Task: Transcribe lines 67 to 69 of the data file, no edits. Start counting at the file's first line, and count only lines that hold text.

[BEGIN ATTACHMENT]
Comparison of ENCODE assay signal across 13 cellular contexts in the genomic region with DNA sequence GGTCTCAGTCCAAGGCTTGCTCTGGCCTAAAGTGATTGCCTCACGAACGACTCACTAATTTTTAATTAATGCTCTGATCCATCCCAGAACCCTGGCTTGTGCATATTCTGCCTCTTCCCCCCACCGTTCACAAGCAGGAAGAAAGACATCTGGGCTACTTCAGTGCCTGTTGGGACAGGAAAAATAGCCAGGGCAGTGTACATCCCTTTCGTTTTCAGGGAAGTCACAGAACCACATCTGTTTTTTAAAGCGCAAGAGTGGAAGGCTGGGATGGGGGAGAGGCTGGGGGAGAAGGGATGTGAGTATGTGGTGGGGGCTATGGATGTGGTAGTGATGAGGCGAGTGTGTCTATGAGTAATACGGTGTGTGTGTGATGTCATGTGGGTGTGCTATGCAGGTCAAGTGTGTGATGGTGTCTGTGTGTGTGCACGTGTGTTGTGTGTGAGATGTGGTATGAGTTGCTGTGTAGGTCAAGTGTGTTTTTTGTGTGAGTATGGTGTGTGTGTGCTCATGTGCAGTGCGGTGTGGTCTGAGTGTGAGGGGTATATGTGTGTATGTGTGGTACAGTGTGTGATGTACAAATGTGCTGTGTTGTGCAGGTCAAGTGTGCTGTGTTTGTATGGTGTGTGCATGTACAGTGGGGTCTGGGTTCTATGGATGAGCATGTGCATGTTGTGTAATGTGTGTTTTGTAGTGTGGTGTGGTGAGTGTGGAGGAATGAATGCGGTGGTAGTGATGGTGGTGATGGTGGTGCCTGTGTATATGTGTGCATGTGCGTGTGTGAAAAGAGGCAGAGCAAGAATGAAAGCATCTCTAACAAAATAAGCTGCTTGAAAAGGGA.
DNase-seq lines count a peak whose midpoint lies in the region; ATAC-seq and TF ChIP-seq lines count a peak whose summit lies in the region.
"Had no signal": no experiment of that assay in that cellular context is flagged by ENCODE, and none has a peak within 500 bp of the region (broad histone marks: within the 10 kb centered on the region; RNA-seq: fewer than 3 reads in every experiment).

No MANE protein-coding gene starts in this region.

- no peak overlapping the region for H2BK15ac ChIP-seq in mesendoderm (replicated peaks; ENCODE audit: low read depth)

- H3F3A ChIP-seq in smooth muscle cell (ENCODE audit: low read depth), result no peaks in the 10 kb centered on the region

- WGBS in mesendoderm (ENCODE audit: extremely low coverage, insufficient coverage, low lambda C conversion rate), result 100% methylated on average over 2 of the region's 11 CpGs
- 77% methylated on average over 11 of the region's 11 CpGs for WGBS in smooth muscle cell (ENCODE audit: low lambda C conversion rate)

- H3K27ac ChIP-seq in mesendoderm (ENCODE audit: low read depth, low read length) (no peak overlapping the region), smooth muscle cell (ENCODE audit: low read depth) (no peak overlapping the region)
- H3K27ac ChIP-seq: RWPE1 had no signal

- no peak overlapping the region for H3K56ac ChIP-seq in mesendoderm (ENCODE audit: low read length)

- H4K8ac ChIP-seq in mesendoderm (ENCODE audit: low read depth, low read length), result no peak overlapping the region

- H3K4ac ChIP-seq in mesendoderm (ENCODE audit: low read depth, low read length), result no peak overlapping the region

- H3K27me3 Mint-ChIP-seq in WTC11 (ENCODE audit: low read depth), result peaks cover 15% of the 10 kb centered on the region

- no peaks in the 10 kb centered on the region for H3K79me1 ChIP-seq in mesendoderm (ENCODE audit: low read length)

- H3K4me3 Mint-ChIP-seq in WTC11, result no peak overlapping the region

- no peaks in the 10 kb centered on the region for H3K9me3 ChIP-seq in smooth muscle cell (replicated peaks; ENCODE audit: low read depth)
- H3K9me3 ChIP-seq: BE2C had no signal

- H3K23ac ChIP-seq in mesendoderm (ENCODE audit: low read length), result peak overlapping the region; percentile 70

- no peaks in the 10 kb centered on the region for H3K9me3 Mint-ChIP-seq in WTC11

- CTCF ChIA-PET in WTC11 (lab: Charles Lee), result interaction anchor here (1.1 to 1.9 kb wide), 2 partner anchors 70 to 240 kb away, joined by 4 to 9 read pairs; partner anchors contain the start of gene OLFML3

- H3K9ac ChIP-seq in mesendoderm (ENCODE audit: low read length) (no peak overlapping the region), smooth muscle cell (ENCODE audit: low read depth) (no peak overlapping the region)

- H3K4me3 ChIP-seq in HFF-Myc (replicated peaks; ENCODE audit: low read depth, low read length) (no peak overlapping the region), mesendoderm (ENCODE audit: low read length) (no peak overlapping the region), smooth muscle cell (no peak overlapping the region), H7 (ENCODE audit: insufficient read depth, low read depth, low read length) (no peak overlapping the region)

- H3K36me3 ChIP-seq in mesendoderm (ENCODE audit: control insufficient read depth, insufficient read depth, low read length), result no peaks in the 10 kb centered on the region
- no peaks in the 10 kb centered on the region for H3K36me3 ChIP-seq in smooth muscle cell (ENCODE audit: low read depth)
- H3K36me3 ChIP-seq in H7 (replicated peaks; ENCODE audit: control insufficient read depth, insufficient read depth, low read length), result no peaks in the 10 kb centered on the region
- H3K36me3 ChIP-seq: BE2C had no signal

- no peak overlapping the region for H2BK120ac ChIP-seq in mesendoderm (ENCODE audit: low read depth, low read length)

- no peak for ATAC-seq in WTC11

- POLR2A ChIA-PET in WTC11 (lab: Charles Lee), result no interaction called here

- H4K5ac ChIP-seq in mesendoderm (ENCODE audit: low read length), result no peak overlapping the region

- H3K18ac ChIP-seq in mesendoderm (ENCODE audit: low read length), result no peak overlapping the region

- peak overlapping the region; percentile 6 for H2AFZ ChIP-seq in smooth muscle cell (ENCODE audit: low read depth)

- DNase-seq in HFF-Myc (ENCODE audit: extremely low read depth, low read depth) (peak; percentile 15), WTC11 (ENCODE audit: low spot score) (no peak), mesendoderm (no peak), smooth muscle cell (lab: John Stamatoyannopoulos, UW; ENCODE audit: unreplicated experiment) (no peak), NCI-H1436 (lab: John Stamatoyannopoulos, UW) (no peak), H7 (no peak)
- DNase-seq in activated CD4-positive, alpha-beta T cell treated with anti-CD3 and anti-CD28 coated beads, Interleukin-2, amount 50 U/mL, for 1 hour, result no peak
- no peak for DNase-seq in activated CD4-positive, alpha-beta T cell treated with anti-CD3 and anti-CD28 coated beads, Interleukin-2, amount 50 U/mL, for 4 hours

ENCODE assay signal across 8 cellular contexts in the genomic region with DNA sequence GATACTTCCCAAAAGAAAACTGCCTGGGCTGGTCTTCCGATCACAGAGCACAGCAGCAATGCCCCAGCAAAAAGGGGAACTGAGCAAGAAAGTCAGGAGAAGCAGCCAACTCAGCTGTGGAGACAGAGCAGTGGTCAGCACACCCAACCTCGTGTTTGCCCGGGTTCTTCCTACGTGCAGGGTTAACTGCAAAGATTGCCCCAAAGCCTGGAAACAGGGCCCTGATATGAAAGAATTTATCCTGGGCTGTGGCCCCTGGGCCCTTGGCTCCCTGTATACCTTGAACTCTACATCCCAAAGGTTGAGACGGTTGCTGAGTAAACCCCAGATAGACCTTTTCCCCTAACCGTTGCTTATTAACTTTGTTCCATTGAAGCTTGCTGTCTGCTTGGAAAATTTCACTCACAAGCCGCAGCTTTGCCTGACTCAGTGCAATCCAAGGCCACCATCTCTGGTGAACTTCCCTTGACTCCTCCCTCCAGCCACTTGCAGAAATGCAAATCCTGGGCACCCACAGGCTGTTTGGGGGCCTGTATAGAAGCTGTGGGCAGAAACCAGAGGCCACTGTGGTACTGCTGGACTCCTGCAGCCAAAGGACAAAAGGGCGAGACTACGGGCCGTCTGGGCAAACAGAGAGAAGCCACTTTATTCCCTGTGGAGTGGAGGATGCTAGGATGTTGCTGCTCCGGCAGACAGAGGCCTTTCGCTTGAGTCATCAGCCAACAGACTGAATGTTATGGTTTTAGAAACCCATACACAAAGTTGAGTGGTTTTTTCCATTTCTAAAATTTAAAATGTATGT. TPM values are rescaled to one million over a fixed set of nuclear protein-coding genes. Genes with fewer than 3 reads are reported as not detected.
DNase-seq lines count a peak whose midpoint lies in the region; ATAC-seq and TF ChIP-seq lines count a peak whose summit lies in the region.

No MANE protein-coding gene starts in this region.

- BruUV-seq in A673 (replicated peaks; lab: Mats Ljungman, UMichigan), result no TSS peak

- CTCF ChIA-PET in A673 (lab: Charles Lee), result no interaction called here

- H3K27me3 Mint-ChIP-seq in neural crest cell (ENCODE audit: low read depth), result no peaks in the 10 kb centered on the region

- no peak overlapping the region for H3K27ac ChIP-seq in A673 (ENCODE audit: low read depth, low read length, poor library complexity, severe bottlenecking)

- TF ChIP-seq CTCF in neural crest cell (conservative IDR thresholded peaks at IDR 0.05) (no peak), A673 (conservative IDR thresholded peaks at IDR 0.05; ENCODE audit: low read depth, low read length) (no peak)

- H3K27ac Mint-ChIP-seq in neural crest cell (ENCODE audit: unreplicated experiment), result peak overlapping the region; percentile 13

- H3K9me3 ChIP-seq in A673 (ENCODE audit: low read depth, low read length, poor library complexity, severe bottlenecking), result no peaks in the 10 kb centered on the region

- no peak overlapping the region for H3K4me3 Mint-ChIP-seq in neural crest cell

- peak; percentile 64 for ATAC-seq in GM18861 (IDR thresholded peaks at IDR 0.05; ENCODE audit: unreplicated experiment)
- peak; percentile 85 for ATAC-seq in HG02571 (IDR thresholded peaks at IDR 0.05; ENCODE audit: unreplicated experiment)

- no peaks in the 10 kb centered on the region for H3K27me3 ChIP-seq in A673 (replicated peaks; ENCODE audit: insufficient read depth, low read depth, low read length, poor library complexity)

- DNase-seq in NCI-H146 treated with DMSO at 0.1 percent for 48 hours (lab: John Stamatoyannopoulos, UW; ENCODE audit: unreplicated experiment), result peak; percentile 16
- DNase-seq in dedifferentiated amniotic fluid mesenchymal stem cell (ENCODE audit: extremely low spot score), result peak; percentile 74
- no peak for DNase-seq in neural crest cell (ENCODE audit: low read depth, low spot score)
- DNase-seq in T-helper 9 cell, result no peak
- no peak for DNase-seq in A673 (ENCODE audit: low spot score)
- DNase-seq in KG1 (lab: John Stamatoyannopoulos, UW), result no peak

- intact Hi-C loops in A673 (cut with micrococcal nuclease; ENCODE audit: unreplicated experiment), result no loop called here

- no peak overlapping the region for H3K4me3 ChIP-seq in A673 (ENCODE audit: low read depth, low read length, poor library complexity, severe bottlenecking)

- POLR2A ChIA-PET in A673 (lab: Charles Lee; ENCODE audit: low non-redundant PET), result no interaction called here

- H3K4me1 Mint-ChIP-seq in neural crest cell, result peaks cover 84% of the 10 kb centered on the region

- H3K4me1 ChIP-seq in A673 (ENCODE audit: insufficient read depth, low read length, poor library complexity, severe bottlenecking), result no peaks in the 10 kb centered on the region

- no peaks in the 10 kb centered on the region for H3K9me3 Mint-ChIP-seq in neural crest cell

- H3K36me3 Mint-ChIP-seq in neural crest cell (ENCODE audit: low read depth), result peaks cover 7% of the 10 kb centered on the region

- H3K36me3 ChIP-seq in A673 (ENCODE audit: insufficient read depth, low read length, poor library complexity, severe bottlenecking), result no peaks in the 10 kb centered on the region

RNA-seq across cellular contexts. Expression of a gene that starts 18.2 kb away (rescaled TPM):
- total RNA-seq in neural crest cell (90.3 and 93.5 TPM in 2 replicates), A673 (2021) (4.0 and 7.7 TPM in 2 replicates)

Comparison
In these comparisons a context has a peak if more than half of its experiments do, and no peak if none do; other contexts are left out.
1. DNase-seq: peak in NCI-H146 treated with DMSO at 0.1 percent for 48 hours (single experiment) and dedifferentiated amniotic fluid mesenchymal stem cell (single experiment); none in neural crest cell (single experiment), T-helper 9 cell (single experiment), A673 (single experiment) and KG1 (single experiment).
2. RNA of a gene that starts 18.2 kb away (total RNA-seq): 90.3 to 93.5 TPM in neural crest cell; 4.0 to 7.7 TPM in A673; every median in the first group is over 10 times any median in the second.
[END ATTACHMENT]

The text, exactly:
Comparison
In these comparisons a context has a peak if more than half of its experiments do, and no peak if none do; other contexts are left out.
1. DNase-seq: peak in NCI-H146 treated with DMSO at 0.1 percent for 48 hours (single experiment) and dedifferentiated amniotic fluid mesenchymal stem cell (single experiment); none in neural crest cell (single experiment), T-helper 9 cell (single experiment), A673 (single experiment) and KG1 (single experiment).